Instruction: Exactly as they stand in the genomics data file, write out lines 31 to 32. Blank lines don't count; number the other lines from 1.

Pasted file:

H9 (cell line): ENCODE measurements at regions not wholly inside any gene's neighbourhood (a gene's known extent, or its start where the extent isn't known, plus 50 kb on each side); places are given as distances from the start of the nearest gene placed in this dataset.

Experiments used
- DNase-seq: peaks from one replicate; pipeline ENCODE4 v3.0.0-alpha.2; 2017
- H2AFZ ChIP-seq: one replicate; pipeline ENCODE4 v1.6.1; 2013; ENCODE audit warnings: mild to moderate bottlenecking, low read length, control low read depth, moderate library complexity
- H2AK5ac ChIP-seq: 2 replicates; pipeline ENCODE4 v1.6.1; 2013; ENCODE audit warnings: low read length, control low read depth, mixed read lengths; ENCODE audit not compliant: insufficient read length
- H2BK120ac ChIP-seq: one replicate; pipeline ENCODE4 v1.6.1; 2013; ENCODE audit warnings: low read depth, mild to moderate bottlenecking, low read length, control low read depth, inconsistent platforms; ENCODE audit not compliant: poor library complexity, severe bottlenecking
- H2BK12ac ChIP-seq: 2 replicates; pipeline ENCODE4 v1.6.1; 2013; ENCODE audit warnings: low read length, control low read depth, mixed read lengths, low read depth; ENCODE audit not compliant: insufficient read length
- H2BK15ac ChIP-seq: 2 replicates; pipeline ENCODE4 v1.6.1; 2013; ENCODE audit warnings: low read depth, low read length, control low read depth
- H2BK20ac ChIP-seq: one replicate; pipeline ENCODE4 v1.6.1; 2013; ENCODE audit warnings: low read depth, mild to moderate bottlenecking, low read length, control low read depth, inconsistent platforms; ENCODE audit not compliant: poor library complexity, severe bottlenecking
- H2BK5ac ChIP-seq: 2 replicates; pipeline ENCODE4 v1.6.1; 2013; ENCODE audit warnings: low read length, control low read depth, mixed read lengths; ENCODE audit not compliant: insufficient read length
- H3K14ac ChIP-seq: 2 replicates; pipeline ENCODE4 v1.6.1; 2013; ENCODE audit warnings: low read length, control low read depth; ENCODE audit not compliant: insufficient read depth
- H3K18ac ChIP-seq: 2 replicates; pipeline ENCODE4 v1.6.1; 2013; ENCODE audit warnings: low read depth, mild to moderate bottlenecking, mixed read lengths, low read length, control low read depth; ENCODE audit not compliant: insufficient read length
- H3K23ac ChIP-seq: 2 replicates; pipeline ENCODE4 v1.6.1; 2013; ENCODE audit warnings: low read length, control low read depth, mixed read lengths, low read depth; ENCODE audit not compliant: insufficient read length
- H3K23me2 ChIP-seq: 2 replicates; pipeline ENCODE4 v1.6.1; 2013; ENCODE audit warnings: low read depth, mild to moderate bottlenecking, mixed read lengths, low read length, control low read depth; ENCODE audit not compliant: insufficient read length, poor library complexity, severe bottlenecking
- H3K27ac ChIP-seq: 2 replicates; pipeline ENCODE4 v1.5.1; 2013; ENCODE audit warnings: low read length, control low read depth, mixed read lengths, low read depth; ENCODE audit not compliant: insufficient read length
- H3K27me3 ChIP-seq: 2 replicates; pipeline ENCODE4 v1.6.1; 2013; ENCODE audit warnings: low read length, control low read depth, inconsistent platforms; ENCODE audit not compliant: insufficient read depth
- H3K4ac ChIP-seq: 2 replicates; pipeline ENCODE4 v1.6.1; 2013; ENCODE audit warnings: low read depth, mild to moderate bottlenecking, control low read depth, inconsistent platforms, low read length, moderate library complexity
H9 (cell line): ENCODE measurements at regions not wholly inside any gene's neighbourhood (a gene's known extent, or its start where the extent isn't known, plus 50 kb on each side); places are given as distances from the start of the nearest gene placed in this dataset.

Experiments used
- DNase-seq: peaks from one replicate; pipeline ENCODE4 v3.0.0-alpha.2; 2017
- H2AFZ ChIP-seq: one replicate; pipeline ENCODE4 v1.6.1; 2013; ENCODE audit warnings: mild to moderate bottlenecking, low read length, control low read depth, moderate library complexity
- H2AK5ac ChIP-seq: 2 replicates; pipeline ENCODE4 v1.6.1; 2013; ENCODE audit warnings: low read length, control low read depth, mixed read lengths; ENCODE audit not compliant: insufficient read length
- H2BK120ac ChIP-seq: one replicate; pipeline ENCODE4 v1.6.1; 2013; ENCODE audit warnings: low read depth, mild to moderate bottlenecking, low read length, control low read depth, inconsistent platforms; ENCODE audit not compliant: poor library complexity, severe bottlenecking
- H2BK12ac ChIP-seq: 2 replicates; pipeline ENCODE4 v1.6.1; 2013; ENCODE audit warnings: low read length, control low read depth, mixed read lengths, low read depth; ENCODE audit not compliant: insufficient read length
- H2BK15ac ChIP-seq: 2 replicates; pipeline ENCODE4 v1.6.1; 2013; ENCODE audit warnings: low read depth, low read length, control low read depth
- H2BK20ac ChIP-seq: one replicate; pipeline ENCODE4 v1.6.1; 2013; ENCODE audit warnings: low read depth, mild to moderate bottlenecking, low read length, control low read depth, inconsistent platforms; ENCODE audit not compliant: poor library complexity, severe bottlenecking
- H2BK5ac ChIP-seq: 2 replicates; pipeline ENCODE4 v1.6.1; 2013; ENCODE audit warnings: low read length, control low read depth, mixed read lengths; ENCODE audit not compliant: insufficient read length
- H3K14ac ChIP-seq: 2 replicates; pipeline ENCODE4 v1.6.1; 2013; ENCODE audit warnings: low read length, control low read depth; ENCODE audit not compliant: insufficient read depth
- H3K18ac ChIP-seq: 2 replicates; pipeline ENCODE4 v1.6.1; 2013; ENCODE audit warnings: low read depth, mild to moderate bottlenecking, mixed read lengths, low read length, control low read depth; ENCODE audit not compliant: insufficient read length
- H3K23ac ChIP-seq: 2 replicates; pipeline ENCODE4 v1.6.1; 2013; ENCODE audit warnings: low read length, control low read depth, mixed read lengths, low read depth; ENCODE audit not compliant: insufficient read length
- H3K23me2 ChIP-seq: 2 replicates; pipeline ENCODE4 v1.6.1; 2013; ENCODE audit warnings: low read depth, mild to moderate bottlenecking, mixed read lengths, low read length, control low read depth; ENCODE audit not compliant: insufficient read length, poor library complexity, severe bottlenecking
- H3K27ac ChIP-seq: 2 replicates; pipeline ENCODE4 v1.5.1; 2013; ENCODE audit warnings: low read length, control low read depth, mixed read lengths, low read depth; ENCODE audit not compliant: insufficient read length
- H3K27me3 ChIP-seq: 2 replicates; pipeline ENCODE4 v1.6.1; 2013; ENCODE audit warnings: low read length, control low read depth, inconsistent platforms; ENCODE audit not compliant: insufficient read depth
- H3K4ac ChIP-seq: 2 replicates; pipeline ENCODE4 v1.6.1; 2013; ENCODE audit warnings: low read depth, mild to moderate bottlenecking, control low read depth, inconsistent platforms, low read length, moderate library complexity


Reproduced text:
- H3K23me2 ChIP-seq: 2 replicates; pipeline ENCODE4 v1.6.1; 2013; ENCODE audit warnings: low read depth, mild to moderate bottlenecking, mixed read lengths, low read length, control low read depth; ENCODE audit not compliant: insufficient read length, poor library complexity, severe bottlenecking
- H3K27ac ChIP-seq: 2 replicates; pipeline ENCODE4 v1.5.1; 2013; ENCODE audit warnings: low read length, control low read depth, mixed read lengths, low read depth; ENCODE audit not compliant: insufficient read length